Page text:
Article Divorce and Co-Parent Coaching, 1017 UTBJ, Vol. 30, No. 5. 32

Author:Elizabeth A. Dalton, J.
 
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Article Divorce and Co-Parent Coaching

Vol. 30 No. 5 Pg. 32

Utah Bar Journal

October, 2017

September, 2017

Elizabeth A. Dalton, J.

Consider all the months a couple spends planning their "perfect" wedding. Often the couple uses the services of a wedding planner, a caterer, a photographer, and other professionals to design a wedding day that is beyond their "fairy tale" dreams. It should be of no surprise that couples are choosing to hire professionals to assist them in designing a "good" divorce when the time comes to uncouple.

The American Bar Association is recognizing divorce coaching as a new profession to support divorcing couples. The ABA Section of Dispute Resolution defines divorce coaching as "a flexible, goal-oriented process designed to support, motivate, and guide people going through divorce to help them make the best possible decisions for their future, based on their particular interests, needs, and concerns." American Bar Association, Divorce Coaching, available at https://www.americanbar.org/groups/dispute_ resolution/resources/DisputeResolutionProcesses/divorce_ coaching.html (last visited May 30, 2017).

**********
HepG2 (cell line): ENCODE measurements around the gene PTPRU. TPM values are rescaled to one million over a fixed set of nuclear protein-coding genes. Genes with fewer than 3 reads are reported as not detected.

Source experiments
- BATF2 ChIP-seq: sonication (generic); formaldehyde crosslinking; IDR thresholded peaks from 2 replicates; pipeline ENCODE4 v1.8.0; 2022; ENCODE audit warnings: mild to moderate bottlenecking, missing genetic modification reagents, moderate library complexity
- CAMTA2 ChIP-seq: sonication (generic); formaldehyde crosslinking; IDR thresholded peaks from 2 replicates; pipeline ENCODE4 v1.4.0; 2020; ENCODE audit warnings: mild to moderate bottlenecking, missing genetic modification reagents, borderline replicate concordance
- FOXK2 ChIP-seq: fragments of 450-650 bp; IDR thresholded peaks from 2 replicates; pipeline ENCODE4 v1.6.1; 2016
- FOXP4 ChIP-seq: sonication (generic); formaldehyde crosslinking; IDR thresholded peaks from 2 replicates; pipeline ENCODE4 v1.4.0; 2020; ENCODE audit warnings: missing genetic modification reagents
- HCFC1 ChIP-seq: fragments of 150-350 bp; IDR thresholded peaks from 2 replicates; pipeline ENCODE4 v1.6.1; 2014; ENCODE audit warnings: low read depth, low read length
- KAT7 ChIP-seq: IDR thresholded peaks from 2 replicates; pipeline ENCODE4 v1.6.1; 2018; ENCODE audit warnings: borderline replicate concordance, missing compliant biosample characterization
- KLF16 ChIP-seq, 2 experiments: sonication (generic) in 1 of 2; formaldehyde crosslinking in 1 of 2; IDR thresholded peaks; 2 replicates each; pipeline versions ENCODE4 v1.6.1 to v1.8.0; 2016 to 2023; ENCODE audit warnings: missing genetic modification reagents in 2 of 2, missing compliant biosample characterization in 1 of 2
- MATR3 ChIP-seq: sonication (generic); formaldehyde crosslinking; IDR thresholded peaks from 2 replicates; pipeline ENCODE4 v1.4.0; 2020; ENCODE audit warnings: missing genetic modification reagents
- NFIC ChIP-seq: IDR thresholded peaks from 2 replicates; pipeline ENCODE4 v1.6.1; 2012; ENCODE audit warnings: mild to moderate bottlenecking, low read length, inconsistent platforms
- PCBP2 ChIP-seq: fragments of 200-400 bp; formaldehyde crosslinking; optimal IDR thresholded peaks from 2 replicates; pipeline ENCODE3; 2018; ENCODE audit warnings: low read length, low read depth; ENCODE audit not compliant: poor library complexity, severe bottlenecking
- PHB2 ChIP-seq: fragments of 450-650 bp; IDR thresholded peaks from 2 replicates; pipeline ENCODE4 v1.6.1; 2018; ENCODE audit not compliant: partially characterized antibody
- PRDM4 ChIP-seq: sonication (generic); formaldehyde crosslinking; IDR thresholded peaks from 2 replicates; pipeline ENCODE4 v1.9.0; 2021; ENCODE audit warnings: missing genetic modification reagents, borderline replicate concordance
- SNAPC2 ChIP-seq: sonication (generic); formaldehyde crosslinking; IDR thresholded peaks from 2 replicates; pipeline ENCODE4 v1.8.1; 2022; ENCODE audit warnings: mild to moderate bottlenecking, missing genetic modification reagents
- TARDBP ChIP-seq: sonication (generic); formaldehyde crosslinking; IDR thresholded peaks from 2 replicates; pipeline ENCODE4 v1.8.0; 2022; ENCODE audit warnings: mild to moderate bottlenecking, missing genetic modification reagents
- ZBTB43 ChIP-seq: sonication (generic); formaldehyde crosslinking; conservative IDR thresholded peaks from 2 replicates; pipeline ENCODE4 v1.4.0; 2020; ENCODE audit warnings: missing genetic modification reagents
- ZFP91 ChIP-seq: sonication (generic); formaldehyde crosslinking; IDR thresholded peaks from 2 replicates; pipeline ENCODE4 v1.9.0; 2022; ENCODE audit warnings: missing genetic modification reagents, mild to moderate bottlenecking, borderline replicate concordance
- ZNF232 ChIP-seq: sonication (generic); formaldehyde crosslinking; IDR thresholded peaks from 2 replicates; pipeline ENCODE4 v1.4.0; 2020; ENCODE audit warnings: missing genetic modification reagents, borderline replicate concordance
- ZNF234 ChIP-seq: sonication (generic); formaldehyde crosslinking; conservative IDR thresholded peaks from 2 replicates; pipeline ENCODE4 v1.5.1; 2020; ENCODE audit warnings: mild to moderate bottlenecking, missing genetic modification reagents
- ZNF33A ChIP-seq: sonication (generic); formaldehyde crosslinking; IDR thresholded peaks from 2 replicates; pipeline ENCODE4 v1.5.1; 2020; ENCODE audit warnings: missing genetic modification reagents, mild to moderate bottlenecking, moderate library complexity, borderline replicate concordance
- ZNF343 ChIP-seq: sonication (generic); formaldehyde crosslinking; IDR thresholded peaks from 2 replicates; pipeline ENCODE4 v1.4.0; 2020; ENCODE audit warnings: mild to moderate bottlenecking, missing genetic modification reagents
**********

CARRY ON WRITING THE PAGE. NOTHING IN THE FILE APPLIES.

Divorce coaches come from a variety of professional backgrounds. Clients select a divorce coach based on their specific needs. For example, some divorce coaches are certified financial and tax planners. Others are mental health professionals, lawyers, or mediators with specialized training in assisting clients learn how to "consciously uncouple" in an emotionally healthy manner. If a couple has children, a co-parent coach can provide training in successful communication and problem-solving to assist them in raising their children together.

Acting as a divorce coach is distinctly different than acting in the role of a family law attorney and advocate. An attorney is an expert in all aspects of family law and is an essential advisor in protecting individual legal rights, interpreting the law, litigating disputes, and drafting stipulations and proposed court orders. A divorce attorney is not trained to "hand hold" a client through a divorce. A divorce coach is a support person who fills in the gaps. The coach explains...

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